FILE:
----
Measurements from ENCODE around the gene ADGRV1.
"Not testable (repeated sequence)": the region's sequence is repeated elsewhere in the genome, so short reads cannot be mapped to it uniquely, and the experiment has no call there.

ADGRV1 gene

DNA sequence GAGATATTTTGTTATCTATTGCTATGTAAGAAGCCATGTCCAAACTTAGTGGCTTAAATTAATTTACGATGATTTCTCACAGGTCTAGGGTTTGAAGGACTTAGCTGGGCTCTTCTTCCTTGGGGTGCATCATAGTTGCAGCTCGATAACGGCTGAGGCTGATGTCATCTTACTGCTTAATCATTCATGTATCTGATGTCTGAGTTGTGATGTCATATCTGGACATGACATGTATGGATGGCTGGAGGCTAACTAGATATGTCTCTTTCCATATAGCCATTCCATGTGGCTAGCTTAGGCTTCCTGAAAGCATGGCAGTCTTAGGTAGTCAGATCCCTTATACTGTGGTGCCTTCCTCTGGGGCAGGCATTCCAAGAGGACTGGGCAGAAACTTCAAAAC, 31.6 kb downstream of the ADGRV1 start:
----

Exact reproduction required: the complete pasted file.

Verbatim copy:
Measurements from ENCODE around the gene ADGRV1.
"Not testable (repeated sequence)": the region's sequence is repeated elsewhere in the genome, so short reads cannot be mapped to it uniquely, and the experiment has no call there.

ADGRV1 gene

DNA sequence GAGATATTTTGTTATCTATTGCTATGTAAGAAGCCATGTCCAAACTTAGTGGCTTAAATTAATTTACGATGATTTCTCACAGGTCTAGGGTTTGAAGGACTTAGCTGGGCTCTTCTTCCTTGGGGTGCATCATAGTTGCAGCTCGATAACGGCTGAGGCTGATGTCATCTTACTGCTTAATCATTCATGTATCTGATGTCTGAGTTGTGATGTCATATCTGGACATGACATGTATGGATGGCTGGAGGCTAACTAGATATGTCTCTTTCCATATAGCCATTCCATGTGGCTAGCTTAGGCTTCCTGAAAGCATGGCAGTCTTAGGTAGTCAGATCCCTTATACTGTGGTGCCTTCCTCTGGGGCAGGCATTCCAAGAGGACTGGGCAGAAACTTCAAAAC, 31.6 kb downstream of the ADGRV1 start: